Hancock here: Some thoughts on the White Rock Pair & Territory as of May 12, 2018
At this point it is likely that the WR nest is going to be unproductive. The male does not seem to have acquired a full-time mate. During this spring I have been alarmed about the nesting activities of a possibly a new pair just to the north of the WR nest. The nesting activity, confirmed by a couple of local residents, consisted of two adults regularly sitting on the trees to the north of the WR nest at the foot of 21A Avenue. This perch tree was almost precisely the site of the last attempt of the WR pair to nest (#040 D in 2007) – the third nest cut down by permit on what I have historically called the Block Bros. (BB) Property – the owner of the property who kept seeking to cut the next nest down to build more houses!
This BB site had a great deal of negative local publicity due to the cutting being opposed by the local citizens. It was when the third nest was cut down and the top 40 feet of the tree including the nest were removed to a new tree stump that had been topped, close to the water, that I finally called Russ Cmolik, the owner of our WE nest cam property, to say, ‘Yes, now is the time to build a nest on your property.’ This is of course what we did. The second day after the pair returned from migration they built up our nest frame. This WR nest has been successful almost every year since. As you followers know Pa, or the male eagle present, had at least 4 different females in attendance at the nest at least briefly. Apparently he enjoyed each!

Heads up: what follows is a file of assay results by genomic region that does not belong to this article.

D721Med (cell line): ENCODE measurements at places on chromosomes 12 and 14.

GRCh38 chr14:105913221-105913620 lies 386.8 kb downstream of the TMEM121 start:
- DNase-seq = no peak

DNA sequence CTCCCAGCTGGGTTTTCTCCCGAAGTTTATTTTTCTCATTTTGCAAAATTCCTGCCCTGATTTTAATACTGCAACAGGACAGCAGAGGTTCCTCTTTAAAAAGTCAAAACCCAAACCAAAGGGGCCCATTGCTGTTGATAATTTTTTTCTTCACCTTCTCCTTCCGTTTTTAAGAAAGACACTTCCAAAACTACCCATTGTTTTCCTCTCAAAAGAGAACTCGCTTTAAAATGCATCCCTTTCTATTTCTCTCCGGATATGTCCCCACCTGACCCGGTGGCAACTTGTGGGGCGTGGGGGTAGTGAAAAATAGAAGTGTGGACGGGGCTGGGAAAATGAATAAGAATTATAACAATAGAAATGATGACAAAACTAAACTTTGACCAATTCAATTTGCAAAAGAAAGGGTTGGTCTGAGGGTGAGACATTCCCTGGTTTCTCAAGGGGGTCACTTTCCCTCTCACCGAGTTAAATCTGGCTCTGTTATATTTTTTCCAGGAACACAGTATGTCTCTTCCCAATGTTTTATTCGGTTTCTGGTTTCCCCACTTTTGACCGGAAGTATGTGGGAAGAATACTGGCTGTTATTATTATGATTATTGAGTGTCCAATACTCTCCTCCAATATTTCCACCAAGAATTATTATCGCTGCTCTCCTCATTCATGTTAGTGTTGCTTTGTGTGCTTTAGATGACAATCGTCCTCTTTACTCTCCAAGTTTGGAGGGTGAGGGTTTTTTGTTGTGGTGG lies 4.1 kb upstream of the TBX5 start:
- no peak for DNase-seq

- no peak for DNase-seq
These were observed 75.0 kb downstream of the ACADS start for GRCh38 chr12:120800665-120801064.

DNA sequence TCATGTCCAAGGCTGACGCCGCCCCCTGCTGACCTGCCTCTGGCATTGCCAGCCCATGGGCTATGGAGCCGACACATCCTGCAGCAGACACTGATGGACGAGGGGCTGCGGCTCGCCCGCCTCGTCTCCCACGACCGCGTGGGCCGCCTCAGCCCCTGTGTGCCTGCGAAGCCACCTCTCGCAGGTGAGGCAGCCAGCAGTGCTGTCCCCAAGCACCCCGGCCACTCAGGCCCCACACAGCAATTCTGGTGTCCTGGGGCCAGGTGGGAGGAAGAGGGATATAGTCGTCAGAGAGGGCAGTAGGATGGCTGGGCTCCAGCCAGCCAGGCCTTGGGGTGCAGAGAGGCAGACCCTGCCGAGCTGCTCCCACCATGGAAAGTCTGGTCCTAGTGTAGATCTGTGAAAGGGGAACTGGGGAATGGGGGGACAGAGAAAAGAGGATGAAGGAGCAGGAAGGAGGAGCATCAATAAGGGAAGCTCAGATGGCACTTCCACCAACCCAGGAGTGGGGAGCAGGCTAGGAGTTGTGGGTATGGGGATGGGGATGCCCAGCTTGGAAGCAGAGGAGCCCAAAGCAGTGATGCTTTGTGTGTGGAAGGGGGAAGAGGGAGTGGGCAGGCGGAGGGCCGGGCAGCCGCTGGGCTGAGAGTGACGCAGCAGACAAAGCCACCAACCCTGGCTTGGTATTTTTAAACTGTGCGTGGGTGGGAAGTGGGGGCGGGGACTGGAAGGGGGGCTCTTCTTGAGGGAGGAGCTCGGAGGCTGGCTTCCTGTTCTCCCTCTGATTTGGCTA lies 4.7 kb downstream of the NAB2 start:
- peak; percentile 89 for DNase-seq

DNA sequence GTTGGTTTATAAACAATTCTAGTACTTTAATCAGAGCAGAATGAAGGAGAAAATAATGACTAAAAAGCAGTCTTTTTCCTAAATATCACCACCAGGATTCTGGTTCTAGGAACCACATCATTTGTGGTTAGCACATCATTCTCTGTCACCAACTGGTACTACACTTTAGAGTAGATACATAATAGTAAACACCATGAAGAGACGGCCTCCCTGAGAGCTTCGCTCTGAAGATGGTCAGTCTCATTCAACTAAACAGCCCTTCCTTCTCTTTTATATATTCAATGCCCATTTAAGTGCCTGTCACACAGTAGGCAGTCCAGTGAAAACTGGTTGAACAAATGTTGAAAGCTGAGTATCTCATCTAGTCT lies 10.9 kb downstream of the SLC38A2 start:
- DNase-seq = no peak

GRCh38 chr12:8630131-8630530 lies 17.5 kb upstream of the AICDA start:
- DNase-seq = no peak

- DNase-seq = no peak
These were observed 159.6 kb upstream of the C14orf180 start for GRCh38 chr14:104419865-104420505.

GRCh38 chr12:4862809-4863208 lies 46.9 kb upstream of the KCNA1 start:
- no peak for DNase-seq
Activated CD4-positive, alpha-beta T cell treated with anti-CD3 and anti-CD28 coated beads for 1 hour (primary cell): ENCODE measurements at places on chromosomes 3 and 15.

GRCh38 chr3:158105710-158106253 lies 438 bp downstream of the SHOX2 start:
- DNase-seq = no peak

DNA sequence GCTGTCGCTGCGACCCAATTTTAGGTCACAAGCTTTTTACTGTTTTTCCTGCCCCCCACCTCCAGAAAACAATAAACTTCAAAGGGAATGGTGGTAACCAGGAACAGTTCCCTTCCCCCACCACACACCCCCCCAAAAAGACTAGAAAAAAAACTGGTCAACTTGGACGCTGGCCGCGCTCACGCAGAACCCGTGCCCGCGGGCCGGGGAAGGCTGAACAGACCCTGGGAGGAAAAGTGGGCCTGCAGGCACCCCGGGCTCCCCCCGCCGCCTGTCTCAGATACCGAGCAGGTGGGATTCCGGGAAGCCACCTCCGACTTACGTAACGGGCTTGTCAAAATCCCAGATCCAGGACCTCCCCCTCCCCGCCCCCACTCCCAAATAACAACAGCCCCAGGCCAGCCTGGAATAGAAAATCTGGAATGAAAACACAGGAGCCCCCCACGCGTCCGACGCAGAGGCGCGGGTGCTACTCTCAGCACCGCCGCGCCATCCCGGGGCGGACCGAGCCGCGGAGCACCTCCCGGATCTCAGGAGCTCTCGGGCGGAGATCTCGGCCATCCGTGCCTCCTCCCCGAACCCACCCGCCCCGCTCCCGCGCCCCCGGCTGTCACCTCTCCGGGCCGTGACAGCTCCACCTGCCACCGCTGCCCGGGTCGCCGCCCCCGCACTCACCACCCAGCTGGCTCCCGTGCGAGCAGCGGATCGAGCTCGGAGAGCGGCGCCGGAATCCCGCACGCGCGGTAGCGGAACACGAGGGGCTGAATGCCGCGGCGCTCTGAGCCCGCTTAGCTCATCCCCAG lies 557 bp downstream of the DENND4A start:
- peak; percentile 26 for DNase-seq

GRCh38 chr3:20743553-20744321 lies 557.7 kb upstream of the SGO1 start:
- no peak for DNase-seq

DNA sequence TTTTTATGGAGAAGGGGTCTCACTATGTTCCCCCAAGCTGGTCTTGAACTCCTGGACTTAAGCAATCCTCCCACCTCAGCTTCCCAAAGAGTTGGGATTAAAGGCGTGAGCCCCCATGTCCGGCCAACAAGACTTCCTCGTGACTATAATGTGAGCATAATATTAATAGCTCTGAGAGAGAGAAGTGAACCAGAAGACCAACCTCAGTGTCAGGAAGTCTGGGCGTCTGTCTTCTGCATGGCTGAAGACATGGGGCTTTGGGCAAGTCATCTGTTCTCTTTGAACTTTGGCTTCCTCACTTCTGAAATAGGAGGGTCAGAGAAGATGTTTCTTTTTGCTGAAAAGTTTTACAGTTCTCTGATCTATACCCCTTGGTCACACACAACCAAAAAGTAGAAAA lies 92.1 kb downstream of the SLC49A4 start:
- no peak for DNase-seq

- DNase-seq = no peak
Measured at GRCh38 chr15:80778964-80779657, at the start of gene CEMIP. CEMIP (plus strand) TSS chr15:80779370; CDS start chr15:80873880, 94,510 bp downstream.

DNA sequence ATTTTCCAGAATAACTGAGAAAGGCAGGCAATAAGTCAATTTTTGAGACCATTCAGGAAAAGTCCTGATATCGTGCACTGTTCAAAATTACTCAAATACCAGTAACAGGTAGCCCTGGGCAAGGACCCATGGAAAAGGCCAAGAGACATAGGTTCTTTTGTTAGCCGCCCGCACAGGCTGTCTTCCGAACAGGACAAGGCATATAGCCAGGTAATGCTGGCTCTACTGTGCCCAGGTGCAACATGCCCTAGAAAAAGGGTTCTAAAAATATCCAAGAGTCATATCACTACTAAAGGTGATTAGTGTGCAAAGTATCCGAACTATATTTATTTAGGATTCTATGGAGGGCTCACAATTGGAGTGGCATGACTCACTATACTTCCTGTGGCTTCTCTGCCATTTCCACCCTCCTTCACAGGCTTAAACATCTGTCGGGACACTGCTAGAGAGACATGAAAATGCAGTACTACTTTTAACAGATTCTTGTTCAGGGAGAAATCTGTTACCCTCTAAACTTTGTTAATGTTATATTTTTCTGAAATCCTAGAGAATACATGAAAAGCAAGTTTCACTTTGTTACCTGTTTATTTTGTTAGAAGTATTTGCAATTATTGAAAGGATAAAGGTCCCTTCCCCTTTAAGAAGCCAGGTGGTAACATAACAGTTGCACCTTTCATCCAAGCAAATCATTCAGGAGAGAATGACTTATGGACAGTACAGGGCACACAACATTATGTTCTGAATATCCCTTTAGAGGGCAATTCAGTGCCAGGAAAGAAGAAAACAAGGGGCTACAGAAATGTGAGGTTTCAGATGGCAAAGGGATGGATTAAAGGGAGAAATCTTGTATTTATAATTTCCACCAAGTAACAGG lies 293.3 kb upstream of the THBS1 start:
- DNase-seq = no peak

From my periodic observation of all the 11 active bald eagle territories on the Surrey/White Rock Peninsula I was concerned that between the movement of Nest # 403 (the next pair nesting to the south) much closer to our WR cam nest, and the sudden appearance of another pair just to the north of our WE cam nest, that bad confrontations were happening. Now in mid May it is apparent that we have 3 active territories – # 403, our WR cam nest and now the new #040.5 G nest site, all squeezed into 663 meters. less than half a mile. Wow! For territorial eagles this surely has to be strife distance!!! I had repeatedly seen adults in all these territories but I could not find the northern nest,# 040.5, until about a week ago. Today I saw both adults beside the nest, one landing on the edge. But no chicks yet seen but it was a very hot day. So do we have three complete territories or perhaps only two ?? The southern #403 and a single northern #040 territory, or do we have 3 territories with our WR pair holding up the middle or perhaps just our male and some passer-bye females!
The new nest is actually 40 meters (130 ft.) closer to our WR cam nest than was the last nest site that was attempted by this original territorial pair before we gave them their nest at Russ’s (2009) where we then installed the WR cams in 2010.
While initially there was a lot of building construction activity at the heart of this Territory #040, now 10 years later the local houses are all built and well vegetated. Perhaps one or both of our pair has been replaced since the last nest tree (#040D) had its limbs trimmed (2007) to prevent nesting and the new or even a single mate now re-mated has decided to take this original area for nesting.
Sure wish we had these birds tagged! I am sure you all have your own thoughts.
It seems that competing for bald eagle prime habitat is causing all this strife around the WR nest sites.